You’ve become friends with the guys camped next to you. They’re cool, funny and great… until you have to listen to them yarping on when all you want to do is sleep.
May we introduce earplugs: getting festival goers a good night’s sleep since time began.
Get your hands on some reusable earplugs to block out the noise and get some shut-eye when you need it while also reducing waste by not using disposable ones.
Reusable Water Bottle
Alcohol is really fun but it’s not going to help you stay hydrated (even cider, which is basically like water but tastier).
Bring a reusable water bottle and keep drinking it and refilling it. You’ll thank yourself for it in the morning. Bobble Bottles filter your water automatically, or metal bottles are tough and durable. Either way, just make sure that you remember to use it.
Pick up a Bobble Bottle or go for the more robust option and grab a reusable metal bottle to ensure you keep yourself hydrated.
Portable Battery Pack
Portable battery packs have come a long way over the last few years. Get one just about small enough to fit into a bum bag but is hefty enough that it will last you through the festival. Don’t forget one, queueing for a charge is boring and such a waste of good time.
I’ve been using this battery pack for the past 3 years and it’s still perfect
For when you inevitably get separated from your friends and don’t know where you are. Who doesn’t want to be that person shouting out everything they can see in a desperate bid to help their friends locate them.
A phone sling is a must-have to ensure that you don’t lose your phone while out dancing.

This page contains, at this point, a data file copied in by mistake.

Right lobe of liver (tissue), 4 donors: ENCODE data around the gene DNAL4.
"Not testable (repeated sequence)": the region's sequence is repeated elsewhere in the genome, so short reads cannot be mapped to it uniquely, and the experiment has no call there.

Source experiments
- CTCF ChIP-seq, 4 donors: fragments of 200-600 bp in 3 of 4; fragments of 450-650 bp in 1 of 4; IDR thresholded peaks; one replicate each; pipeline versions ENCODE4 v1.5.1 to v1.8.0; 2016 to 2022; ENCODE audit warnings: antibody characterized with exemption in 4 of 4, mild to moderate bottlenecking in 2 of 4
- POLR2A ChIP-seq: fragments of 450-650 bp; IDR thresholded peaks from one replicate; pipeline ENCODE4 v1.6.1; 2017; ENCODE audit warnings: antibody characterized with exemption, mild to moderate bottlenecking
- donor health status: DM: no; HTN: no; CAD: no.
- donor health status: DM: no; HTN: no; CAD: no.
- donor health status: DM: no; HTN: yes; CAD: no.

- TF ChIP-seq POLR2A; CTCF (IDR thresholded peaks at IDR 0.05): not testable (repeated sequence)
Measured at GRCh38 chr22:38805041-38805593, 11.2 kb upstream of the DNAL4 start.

Hand-held torches are great. Until you start using a head torch.
Head torches do everything that hand-held torches do but you don’t have to hold them in your hand. Mind blown.
Don’t forget your head torch to make sure you don’t get lost while walking back to your tent.
Blankets can be used to protect yourself from the elements. We need protection on those cold nights and to keep nice and warm after a long night on the dancefloor. Nothing beats coming back to your tent and falling into a cloud of warmth that this blanket provides.
I’m going to tell you a little story about a night we spent in Glastonbury a couple of years ago. Don’t worry. It’s totally PG and 100% related to why duct tape should be on your music festival camping list.
We were sleeping in our tent and were woken up by some panicked shouts and a lot of swearing. Turns out someone had tripped over some guide ropes (see the necessity for a head torch) and fallen into the tent next door (and the sleeping inhabitants within).
Not only had he disturbed our neighbours’ sleep, he’d also ripped a massive hole in their tent. It was drizzling because it was the UK and there’s always a good bit of drizzle to make a bad situation seem even bleaker.
Luckily our savvy neighbours had duct tape so they taped it back together and went back to sleeping in their cosy, patched up tent again.
This is why you need duct tape. It’s also useful for leaky air mattresses, ripped bags, shoes that are falling apart, and emergency waxing situations.
Add a few rolls of duct tape to your festival kit for any unexpected moment where it will come in handy.
Bin bags are surprisingly useful at festivals. We’ve all seen a picture of a person wearing one in the rain, but they’re also good for sitting on if the ground’s a bit wet and keeping your bag dry. Plus you know, you can use them as a bin bag too.
For festivals and in general, these bio-degradable bin bags are a must; reducing the impact on the environment is an important thing. You should leave your camping spot as clean, if not cleaner, than when you arrived.
Festival Checklist for Your Outfit
Mr. Duke of Wellington, we salute you for coming up with a way that we can keep our feet perfectly dry when it’s raining a storm and we’re battling through a river of mud. The calf-high wellies are risky in really wet years (unless you want to end with a welly full of mud). These should be in your packing list for Glastonbury.
I’m happy to stick with Dunlop wellies but if you want your footwear to make a statement, obviously Hunter wellies are the way to go. Wellies really should be on your festival packing list. Better to have and not need.
Festival Welly Socks
No one ever talks about welly rub (when your welly rubs against your leg and makes it really sore), which is weird because it’s absolutely awful. Save yourself the pain and get some welly socks.